T-Mobile has just wrapped up some major announcements for them as a company. Their main focus is now on the customer, unlike other carriers, such as AT&T. One issue with the traditional carrier is with its confusing, often overpriced plans and rates. T-Mobile has solved this by introducing their new “Simple Choice” plans, which are contract-free and hassle-free plans for all. T-Mobile’s new plans are, in most cases, cheaper than the likes of AT&T, Verizon, and Sprint.
T-Mobile also announced plans to carry the iPhone 5, Galaxy S 4 and HTC One, as well as their LTE plans, with some cities going live as early as this morning.
These plans are as simple as they get. Instead of spelling each one out for you, you can refer to T-Mobile’s graphic above for all of the details.
As an added bonus, the 500MB and 2GB data plans have tethering included. The unlimited plan, though, has just 500MB of tethering, but you can add 2GB for $10/month or 4GB for $20/month, all of which are quite respectable. Also, for the unlimited plan, you’ll expect completely unthrottled speeds, as long as you aren’t abusing the network. T-Mobile didn’t exactly explain what they meant by that, but one could assume things like torrenting wouldn’t be allowed. They also mentioned that some users have used as much as 50GB of data without being throttled.
One important thing to note is that, when purchasing a smartphone, you’ll have to pay $20 per month for 24 months to pay off the phone, rather than paying for a subsidy or full-price up front. You will, however, have to pay $100 up front. This might seem like a bad deal, but over the course of a standard 2-year contract, you can actually save a bit of money.
To put this into perspective, T-Mobile has supplied their own graphic to explain the potential savings.
T-Mobile’s individual plan example includes their unlimited everything plan and a standard smartphone at about $100. The standard price for the unlimited everything plan is $70, plus the $20/mo. for the smartphone. Over the course of two years, this comes out to be a grand total of $2,260. For AT&T, that’s roughly $3,560, a rather huge leap in savings.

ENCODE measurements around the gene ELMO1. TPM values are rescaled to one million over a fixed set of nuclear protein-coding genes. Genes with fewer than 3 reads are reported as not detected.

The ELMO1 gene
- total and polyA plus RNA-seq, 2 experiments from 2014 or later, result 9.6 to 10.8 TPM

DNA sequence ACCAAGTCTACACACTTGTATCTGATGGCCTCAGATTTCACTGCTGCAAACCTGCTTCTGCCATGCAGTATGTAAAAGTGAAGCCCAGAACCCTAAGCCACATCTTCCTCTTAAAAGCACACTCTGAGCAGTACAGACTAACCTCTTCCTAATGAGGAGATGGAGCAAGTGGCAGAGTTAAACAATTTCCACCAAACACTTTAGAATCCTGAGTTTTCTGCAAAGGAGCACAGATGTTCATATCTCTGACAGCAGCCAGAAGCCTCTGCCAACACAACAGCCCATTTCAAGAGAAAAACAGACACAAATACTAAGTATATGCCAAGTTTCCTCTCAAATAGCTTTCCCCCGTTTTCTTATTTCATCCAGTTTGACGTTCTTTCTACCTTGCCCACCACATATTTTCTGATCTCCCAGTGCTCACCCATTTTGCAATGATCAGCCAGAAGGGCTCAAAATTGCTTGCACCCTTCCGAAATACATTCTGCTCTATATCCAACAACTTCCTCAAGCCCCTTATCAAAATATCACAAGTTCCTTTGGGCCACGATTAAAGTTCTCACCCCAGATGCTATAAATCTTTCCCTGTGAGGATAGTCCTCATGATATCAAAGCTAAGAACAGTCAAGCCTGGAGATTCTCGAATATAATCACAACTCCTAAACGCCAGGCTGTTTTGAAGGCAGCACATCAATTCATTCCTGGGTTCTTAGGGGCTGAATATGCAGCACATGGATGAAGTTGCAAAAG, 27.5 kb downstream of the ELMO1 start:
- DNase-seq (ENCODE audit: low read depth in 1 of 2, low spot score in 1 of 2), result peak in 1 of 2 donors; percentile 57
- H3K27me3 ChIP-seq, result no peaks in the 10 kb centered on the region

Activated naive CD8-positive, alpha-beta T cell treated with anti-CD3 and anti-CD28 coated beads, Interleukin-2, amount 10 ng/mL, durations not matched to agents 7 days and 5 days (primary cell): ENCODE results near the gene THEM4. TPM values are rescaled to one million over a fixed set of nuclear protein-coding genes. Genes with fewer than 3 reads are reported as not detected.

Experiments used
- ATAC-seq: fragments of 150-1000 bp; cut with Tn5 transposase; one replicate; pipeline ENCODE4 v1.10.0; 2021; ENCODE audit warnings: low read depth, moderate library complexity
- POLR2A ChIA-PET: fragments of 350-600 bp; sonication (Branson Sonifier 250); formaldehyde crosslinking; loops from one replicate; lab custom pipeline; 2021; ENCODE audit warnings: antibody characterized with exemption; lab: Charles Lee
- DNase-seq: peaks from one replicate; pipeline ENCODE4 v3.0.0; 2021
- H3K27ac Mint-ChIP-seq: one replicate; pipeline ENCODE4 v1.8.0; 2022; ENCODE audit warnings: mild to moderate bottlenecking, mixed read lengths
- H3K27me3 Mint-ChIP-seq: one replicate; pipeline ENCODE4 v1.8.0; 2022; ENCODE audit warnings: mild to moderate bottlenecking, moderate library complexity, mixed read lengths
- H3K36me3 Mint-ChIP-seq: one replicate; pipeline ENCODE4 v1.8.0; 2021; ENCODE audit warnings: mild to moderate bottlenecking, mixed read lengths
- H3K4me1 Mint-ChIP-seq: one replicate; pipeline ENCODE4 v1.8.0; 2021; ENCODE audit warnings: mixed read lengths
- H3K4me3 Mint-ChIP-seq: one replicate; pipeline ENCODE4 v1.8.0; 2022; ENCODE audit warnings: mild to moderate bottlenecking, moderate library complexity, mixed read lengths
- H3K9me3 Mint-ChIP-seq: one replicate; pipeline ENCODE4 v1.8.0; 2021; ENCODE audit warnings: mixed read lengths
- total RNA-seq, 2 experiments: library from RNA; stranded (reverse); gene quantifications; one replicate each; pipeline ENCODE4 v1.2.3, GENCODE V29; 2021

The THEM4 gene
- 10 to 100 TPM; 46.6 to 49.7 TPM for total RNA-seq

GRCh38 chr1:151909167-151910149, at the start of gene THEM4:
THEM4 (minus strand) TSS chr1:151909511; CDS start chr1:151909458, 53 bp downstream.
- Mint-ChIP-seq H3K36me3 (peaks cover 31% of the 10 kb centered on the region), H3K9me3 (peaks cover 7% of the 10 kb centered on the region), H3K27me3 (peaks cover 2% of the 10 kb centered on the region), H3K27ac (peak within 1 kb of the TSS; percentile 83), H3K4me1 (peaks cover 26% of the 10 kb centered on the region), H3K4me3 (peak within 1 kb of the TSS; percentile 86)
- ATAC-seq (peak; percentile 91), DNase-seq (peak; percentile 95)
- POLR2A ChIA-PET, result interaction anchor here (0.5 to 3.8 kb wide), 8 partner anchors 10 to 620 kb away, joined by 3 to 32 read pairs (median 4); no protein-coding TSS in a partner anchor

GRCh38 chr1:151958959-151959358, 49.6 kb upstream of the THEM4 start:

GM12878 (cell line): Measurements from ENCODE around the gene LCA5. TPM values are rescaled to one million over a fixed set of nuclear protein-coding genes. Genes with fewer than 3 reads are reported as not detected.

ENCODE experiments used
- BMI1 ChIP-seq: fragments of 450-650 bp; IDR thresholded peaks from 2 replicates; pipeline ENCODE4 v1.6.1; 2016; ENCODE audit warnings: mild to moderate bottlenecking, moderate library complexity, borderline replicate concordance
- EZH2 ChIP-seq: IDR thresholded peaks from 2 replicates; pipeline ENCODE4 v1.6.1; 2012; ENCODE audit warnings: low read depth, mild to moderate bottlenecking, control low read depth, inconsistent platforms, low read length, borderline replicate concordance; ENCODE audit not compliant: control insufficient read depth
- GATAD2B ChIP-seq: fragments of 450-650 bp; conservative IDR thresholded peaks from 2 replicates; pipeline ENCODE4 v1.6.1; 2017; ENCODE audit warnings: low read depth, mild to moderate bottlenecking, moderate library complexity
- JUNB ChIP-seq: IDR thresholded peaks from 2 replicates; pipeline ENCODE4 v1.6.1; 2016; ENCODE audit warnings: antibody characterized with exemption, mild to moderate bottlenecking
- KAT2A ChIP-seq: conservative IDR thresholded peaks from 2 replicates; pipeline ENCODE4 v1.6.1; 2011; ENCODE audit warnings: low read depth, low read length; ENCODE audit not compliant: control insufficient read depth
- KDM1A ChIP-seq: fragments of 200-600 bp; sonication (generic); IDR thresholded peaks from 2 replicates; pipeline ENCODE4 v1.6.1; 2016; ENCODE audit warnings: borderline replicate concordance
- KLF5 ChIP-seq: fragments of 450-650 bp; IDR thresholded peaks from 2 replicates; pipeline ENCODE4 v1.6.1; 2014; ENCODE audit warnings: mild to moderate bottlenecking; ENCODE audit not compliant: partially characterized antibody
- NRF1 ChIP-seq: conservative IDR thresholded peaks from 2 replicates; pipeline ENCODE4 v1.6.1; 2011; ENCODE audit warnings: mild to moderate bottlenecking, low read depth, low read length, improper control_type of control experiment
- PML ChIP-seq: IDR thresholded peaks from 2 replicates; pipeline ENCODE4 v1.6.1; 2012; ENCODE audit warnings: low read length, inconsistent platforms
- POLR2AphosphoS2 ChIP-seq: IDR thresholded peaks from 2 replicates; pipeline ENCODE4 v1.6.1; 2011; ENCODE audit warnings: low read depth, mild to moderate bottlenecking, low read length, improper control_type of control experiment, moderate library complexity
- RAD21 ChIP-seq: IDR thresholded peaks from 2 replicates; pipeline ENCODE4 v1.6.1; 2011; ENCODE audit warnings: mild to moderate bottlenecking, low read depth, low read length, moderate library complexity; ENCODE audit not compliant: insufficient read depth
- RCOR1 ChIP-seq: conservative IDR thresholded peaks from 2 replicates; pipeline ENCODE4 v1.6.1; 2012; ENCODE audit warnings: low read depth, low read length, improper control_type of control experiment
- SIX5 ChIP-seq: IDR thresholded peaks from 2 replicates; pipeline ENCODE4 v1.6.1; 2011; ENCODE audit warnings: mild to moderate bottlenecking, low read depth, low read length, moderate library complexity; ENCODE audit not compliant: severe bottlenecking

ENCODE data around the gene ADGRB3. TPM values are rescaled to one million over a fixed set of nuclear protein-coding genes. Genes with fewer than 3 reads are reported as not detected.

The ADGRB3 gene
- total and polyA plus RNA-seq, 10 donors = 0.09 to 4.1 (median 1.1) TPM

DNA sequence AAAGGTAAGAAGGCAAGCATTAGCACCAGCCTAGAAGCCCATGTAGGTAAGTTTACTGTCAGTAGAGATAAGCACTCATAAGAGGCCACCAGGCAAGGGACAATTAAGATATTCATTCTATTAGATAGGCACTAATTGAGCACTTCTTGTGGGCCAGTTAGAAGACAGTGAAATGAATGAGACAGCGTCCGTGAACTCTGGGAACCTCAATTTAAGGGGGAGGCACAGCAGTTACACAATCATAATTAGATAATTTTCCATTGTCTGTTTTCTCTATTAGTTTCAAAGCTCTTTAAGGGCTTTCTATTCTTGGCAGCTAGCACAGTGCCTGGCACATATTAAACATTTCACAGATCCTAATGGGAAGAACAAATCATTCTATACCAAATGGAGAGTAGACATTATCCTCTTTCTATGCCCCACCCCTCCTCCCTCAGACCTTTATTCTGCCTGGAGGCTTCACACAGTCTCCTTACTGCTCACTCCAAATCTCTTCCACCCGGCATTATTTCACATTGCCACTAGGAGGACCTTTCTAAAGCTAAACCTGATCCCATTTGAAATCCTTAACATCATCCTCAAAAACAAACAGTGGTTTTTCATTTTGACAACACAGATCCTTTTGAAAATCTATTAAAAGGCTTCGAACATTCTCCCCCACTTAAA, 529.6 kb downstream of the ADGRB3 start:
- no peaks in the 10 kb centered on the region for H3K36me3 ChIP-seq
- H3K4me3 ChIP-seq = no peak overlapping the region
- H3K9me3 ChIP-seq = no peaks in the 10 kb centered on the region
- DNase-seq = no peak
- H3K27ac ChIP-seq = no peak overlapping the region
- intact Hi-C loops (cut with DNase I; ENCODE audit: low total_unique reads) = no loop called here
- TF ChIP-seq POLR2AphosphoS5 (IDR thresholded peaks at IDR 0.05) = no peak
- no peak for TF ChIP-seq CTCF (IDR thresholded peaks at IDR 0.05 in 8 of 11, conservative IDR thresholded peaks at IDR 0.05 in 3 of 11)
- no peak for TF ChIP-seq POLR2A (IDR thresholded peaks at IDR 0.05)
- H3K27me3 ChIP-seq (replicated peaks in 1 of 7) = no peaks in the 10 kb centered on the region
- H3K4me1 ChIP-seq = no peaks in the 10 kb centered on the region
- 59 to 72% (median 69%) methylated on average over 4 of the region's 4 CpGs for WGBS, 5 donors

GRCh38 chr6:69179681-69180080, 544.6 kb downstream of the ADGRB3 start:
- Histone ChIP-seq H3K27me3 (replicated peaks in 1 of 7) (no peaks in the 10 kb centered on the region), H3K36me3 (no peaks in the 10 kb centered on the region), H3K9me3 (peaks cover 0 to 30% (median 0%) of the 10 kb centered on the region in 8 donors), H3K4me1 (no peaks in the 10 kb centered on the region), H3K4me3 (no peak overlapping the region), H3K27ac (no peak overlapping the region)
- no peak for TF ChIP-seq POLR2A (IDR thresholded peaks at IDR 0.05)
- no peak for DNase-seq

T-Mobile’s lineup of LTE-capable devices is quite strong, now consisting of the iPhone 5, Galaxy S 4, HTC One, and the BlackBerry Z10, in addition to the already-available and LTE-capable Galaxy Note II. The iPhone 4S and iPhone 4 will also be available on T-Mobile.
iPhone 5, 4S, and 4
Of the four major carriers in the United States, T-Mobile was the last to get the iPhone. One unique thing about T-Mobile’s version is that, compared to other iPhone 5s in the United States, theirs will support HD Voice, offering “crystal-clear high-definition calling and significantly reduced background noise.” The iPhone 5 costs $99.99 down plus $20/month for 24 months. If you want the iPhone 4S, that’ll be $69.99 down plus $15/month for 24 months, with the iPhone 4 priced at $14.99 down and $15/month for 24 months.
The iPhone 5 on T-Mobile will be available as early as Friday, April 12. If you’re anxious to get it as soon as it’s available, pre-orders will be available one week earlier at this page.
Galaxy S 4
Exact pricing and availability are currently unknown, but T-Mobile says that it “will be available in the second quarter of this year.”
HTC’s latest smartphone masterpiece will be on T-Mobile later this Spring, with exact pricing to be announced soon.
It’s been nearly 2 months since the announcement of the BlackBerry Z10, and T-Mobile has it available right now for $99.99 down and $18/mo. for 24 months, making it just a tad bit cheaper than the iPhone 5.
Last up on the list, T-Mobile’s LTE network. They’re the last of the four major U.S. carriers to turn on their network, which went live this morning in the following 7 cities:
- Kansas City
- Las Vegas
- San Jose
- Washington D.C.
T-Mobile is expecting to cover 100 million users within the next few months, and aims to double that figure by the end of the year.
In terms of performance, T-Mobile claims that it is on-par or faster than their AT&T and Verizon competitors.
Image Source: Engadget